17. The Book Annex (RIP) on Beacon Street and its peaceful, well-fed cats. 18. That first post-college apartment on Hemenway Street, shared with S who worked at Simmons and some bare-bones furniture; the closet-size kitchen, barely big enough to cook in but not too small for mice; the vague but constant smell of leaking gas that gave me headaches; the cheaply-framed print of “Isadora Duncan, in Green, Dancing” on the wall, purchased from the MFA on my employee discount. 19. The girls of Mother Caroline Academy (the ones I knew are women now), who’d tell each other “Next stop Ashmont” when their knees and elbows needed lotion. 20. Watching movies on Brattle Street, in Kendall Square, at Coolidge Corner.
21. Biking with friends to Darwin’s on Mount Auburn Street to pick up sandwiches and eat them on the grass by the Charles. 22. The way a pair of heavy platform boots—late ’90s; you remember—would sound (like clopping hooves) against your red brick sidewalks. 23. Moonlighting as a telemarketer for the A.R.T., where one woman could not donate because she’d just written her son’s tuition check to Andover, and another hung up on me because “your Cabinet deeply offended me.” 24. Steak tips from Charlie’s Kitchen in the years I’d fallen off the vegetarian wagon. 25. The mind-bending Escher-esque sign on Blue Hill Avenue that said “Welcome to Roxbury” on both sides. (I wonder if it still does.)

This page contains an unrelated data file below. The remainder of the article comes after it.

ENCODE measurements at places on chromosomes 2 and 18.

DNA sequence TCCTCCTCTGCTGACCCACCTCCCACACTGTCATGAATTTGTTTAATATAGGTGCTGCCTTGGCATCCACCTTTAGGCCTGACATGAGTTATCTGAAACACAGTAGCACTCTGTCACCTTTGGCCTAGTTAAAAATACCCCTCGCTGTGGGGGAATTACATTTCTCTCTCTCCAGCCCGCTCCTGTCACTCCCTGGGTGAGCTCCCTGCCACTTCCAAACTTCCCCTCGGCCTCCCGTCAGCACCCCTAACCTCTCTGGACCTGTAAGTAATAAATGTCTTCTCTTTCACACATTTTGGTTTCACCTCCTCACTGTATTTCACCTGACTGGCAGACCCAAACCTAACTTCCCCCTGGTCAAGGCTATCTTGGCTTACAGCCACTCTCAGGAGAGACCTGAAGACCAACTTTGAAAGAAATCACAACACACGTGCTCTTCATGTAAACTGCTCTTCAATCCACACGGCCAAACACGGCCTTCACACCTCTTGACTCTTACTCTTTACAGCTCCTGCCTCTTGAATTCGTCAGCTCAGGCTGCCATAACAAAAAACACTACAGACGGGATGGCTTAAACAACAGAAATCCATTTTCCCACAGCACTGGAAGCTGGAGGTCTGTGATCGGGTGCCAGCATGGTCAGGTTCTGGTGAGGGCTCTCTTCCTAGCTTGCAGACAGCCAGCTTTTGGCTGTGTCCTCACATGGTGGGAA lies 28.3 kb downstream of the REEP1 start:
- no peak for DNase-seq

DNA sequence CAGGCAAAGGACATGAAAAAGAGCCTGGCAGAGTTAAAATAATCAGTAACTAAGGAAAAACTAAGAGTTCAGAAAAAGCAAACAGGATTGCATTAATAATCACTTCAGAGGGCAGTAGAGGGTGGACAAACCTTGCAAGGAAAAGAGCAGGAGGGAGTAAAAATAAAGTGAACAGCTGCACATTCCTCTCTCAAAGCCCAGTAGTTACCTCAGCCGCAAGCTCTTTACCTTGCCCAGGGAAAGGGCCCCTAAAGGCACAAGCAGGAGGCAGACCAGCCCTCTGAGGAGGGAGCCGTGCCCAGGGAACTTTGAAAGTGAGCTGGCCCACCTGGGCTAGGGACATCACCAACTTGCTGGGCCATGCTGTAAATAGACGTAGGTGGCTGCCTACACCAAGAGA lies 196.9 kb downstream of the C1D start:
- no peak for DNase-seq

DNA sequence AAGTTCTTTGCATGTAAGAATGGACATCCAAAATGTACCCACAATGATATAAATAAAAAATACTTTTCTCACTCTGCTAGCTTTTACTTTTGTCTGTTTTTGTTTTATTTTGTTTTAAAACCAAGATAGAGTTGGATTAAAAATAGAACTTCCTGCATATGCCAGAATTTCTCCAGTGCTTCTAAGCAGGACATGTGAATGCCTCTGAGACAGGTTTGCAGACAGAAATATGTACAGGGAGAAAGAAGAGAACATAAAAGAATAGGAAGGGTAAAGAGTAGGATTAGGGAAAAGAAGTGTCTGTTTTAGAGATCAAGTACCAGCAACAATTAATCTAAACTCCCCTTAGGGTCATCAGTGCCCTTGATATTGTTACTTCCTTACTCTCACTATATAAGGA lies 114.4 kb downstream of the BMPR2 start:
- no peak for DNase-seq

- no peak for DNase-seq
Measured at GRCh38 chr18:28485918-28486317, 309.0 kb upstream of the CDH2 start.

26. Getting turned away by the bouncer at Bukowski’s with J, M and D because our IDs, all real, came too suspiciously from four different states. 27. Trimming Christmas trees with K and family in her hometown. 28. Snow days with my MCA co-teachers at Doyle’s and the Dogwood.
29. That first date with G, my freshman year (nobody ever said “first” year like we were supposed to), which started in Porter Square and ended, poorly, on the steps of Weld. 30. The second date, a summer and a half-semester later, when we passed the window of WordsWorth Books (RIP) and saw Ted Hughes’s Birthday Letters to Plath had just come out. 31. Seeing G again over a decade later, falling in love a few years after that and reminiscing from our current city about you, the city we’ll remember now and always as the city where we met.
32. Morning walks through the Back Bay Fens. 33. Twilight runs in Franklin Park. 34. Weekend jogs along the Esplanade. 35. Those legendary 26.2 miles almost every runner—young or old, male or female, seasoned pro to newest newbie—dreams of (or at least fantasizes about) one day finishing.
There’s more that I’m forgetting. But I’ll never forget you, dear City on a (Heartbreak) Hill. Sending so much love to Boylston Street and beyond.